|Dead Chechens in a mass grave. (Photo credit: Wikipedia)|
At the beginning of the week I wrote about how the media was failing in associating asylum seekers, which the Boston bombers' family were, and immigration, which works in a completely different way. This is especially relevant distinction for the media to make because the terrorist attack has been associated with the proposed reform of the American immigration system by those opposed to any reform.
Checking my email I noticed several recent bits of information which underline just how different asylum is to immigration as well as one reason why Chechens would be granted asylum.
Chechen refugee threatened with assassination in the UKVia John O:
British Intelligence Agency MI5 and the UK Home Secretary, Theresa May, are involved in a legal battle to deport a Russian suspect, known as E1, who is allegedly involved in a conspiracy to murder Akhmed Zakayev, the exiled Prime Minister of the unrecognized secessionist government of the Chechen Republic of Ichkeria.Zakayev is a British-based Chechen separatist who came to the UK in 2002 and received asylum a year later. MI5 issued a warning to the judges stating thatRamzan Kadyrov, the Chechen president, “who had been responsible for the assassination of a number of his opponents, has a blacklist of individuals, some of whom he wished to have assassinated, and […] Akhmed Zakayev, a refugee living in the UK, was believed to be on this list." Kadyrov’s spokesperson denied any allegations.
E1 has been based in the UK since 2003 and was granted indefinite leave to remain. His wife and six children were granted asylum and are now British citizens. The UK Home Secretary wants to deport E1 and labeled him as a “danger to national security”, but despite the public nature of the case and the MI5 warnings, his appeal to remain in the UK was eventually granted.
This case illustrates thefear and insecurity felt by many Chechen refugees living in Europe. A large number of refugees from Chechnya have serious concerns for their personal safety and refer to operations of supporters of Kadyrov, the so-called “Kadyrovtsy”, in Europe. A number of Kadyrov’s political opponents have been killed in Dubai, Istanbul, Moscow, London and Vienna. Moreover, according to the UK Home Office the suspect, E1, is known to have “played a significant role” in the murder of Umar Israilov, who escaped to Poland in 2004 and received asylum in Austria in 2007. Israilov filed an application with the European Court of Human Rights (ECtHR) in 2006 and was a key witness of the European Centre for Constitutional and Human Rights (ECCHR) complaint against Kadyrov. In 2008, Israilov noticed that he was being watched and requested protection, which was refused. In 2009 Israilov was shot dead in broad daylight in Vienna.
Via Ecre:Removal of Chechen from Austria to Russia would Violate Article 3In today's Chamber judgment in the case of I.K. v. Austria (application no. 2964/12), which is not final, the European Court of Human Rights held, unanimously: that there would be a violation of Article 3 (prohibition of torture and of inhuman or degrading treatment) of the European Convention on Human Rights if Mr K. was removed to Russia.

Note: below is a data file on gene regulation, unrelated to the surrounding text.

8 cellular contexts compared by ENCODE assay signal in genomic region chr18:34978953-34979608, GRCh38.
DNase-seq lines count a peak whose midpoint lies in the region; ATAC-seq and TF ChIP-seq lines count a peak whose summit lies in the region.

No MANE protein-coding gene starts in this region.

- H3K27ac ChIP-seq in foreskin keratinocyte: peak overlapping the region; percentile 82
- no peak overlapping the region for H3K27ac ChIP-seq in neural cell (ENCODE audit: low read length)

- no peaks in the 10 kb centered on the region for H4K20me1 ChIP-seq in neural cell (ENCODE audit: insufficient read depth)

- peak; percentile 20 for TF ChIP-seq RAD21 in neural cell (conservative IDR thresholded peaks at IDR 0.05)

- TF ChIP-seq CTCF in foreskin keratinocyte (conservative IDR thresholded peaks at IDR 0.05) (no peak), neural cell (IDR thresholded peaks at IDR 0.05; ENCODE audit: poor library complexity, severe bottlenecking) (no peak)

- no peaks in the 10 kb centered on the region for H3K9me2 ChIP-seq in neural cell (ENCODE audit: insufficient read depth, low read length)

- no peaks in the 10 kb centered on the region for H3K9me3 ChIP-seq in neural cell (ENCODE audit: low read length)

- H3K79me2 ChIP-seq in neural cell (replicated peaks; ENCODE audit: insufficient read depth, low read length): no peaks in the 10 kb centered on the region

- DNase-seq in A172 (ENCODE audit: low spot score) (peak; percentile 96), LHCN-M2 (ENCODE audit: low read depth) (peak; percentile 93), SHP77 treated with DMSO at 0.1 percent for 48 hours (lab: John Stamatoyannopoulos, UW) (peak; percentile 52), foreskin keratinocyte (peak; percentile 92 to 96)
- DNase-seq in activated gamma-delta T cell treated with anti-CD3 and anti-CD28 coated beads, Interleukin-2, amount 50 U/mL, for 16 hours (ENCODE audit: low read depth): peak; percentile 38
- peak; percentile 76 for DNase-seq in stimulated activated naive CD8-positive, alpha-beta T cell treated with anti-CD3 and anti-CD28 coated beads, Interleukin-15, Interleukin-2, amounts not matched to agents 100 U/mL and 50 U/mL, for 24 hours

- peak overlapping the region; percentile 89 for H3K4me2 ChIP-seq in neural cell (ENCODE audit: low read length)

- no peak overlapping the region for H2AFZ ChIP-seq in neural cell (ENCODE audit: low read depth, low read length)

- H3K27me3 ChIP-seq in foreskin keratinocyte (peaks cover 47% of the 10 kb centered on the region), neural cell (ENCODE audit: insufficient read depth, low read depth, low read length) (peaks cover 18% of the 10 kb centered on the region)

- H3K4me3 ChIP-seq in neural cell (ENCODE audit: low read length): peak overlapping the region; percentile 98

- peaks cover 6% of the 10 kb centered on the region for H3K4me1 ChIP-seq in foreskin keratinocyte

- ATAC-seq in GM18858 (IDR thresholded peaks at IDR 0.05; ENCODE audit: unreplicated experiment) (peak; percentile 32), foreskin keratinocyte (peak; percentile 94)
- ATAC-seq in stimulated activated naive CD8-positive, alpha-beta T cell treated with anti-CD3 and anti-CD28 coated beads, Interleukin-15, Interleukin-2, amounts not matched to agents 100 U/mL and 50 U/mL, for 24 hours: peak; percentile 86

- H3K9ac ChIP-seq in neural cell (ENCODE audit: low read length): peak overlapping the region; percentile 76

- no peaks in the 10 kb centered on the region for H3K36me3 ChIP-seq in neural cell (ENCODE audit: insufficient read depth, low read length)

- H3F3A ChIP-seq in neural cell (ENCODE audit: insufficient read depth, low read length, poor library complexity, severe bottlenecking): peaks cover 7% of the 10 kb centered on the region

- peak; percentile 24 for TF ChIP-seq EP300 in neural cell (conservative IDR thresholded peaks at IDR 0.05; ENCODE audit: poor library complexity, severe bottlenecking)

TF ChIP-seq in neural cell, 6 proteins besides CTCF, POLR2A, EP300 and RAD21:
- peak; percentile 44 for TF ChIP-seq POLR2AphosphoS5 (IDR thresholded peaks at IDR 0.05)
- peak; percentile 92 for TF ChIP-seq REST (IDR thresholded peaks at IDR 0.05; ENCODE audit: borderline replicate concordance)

The case concerned the complaint by a Russian national of Chechen origin that his removal from Austria to Russia would expose him to the risk of ill-treatment, as his family had been persecuted in Chechnya.
The Court held in particular that there was no indication that Mr K. would be at a lesser risk of persecution upon return to Russia than his mother, who had been granted asylum in Austria, the Austrian courts having found her account convincing. Furthermore, there were recent reports documenting the practice of collective punishment of relatives and suspected supporters of alleged insurgents.
CPT: Torture in detention and impunity for perpetrators persist in the North Caucasus
For the first time since 2003, the Russian authorities have authorised the publication of a report by the European Committee for the Prevention of Torture (CPT) on the findings from its visit to the North-Caucasus region.
The CPT reports grave concerns over the lack of progress made since its first visit to the region over a decade ago. The Committee collected evidence of the use of torture and ill-treatment in detention centres in all three republics visited, Dagestan, Chechnya and North Ossetia-Alania, and of high rates of impunity for perpetrators.
The report concludes that public officials, investigators and judges do not take the necessary action when they are made aware of potential cases of abuse. In the majority of cases, investigations into allegations of torture are dropped after a preliminary enquiry. When criminal proceedings are initiated, the accused is usually charged with lesser offenses than torture, such as abuse of power.
The Committee noted that despite general cooperation on the part of Russian officials, several displayed an attitude of denial, refusing to acknowledge the possibility of instances of torture. Instances were also recorded of intimidation of detainees by authorities, and the provision of inaccurate information.
The CPT has reiterated recommendations including ensuring access to legal and medical care to detainees.
The report, based on a visit in April and May 2011, has been published in tandem with the response of the Russian government.
The Secretary General of the Council of Europe, Thorbjørn Jagland, has welcomed Russia’s authorisation of the publication of the report, and expressed hope that this openness will continue.